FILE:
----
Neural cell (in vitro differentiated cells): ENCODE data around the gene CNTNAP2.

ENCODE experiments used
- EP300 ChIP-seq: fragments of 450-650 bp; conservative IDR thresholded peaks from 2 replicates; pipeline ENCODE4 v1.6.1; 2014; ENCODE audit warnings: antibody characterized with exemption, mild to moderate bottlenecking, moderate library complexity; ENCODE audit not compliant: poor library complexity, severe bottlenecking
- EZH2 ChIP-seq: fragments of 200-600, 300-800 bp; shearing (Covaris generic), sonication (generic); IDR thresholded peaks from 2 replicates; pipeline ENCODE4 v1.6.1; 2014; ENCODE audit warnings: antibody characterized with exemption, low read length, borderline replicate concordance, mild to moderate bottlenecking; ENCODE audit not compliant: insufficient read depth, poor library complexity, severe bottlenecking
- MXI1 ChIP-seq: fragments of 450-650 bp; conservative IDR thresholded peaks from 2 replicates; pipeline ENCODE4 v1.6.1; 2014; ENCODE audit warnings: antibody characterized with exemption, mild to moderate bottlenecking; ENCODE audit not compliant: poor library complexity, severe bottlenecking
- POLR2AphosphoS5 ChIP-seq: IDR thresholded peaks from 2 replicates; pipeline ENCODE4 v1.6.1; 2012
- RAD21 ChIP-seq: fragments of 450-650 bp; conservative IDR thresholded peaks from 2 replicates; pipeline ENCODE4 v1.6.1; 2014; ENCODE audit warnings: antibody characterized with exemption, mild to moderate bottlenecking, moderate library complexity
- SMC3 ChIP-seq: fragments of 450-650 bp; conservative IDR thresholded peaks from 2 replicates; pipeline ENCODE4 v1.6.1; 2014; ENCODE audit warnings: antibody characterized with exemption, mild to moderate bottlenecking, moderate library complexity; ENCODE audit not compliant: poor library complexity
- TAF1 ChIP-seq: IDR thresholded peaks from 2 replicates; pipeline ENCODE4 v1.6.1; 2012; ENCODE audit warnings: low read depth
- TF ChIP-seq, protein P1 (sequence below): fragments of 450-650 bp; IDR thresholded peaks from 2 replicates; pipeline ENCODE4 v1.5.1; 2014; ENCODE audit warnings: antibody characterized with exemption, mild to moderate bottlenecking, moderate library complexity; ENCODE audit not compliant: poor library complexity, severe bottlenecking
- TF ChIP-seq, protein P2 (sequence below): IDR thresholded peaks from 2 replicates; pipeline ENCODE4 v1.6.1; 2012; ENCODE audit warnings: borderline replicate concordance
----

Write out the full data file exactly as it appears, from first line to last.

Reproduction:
Neural cell (in vitro differentiated cells): ENCODE data around the gene CNTNAP2.

ENCODE experiments used
- EP300 ChIP-seq: fragments of 450-650 bp; conservative IDR thresholded peaks from 2 replicates; pipeline ENCODE4 v1.6.1; 2014; ENCODE audit warnings: antibody characterized with exemption, mild to moderate bottlenecking, moderate library complexity; ENCODE audit not compliant: poor library complexity, severe bottlenecking
- EZH2 ChIP-seq: fragments of 200-600, 300-800 bp; shearing (Covaris generic), sonication (generic); IDR thresholded peaks from 2 replicates; pipeline ENCODE4 v1.6.1; 2014; ENCODE audit warnings: antibody characterized with exemption, low read length, borderline replicate concordance, mild to moderate bottlenecking; ENCODE audit not compliant: insufficient read depth, poor library complexity, severe bottlenecking
- MXI1 ChIP-seq: fragments of 450-650 bp; conservative IDR thresholded peaks from 2 replicates; pipeline ENCODE4 v1.6.1; 2014; ENCODE audit warnings: antibody characterized with exemption, mild to moderate bottlenecking; ENCODE audit not compliant: poor library complexity, severe bottlenecking
- POLR2AphosphoS5 ChIP-seq: IDR thresholded peaks from 2 replicates; pipeline ENCODE4 v1.6.1; 2012
- RAD21 ChIP-seq: fragments of 450-650 bp; conservative IDR thresholded peaks from 2 replicates; pipeline ENCODE4 v1.6.1; 2014; ENCODE audit warnings: antibody characterized with exemption, mild to moderate bottlenecking, moderate library complexity
- SMC3 ChIP-seq: fragments of 450-650 bp; conservative IDR thresholded peaks from 2 replicates; pipeline ENCODE4 v1.6.1; 2014; ENCODE audit warnings: antibody characterized with exemption, mild to moderate bottlenecking, moderate library complexity; ENCODE audit not compliant: poor library complexity
- TAF1 ChIP-seq: IDR thresholded peaks from 2 replicates; pipeline ENCODE4 v1.6.1; 2012; ENCODE audit warnings: low read depth
- TF ChIP-seq, protein P1 (sequence below): fragments of 450-650 bp; IDR thresholded peaks from 2 replicates; pipeline ENCODE4 v1.5.1; 2014; ENCODE audit warnings: antibody characterized with exemption, mild to moderate bottlenecking, moderate library complexity; ENCODE audit not compliant: poor library complexity, severe bottlenecking
- TF ChIP-seq, protein P2 (sequence below): IDR thresholded peaks from 2 replicates; pipeline ENCODE4 v1.6.1; 2012; ENCODE audit warnings: borderline replicate concordance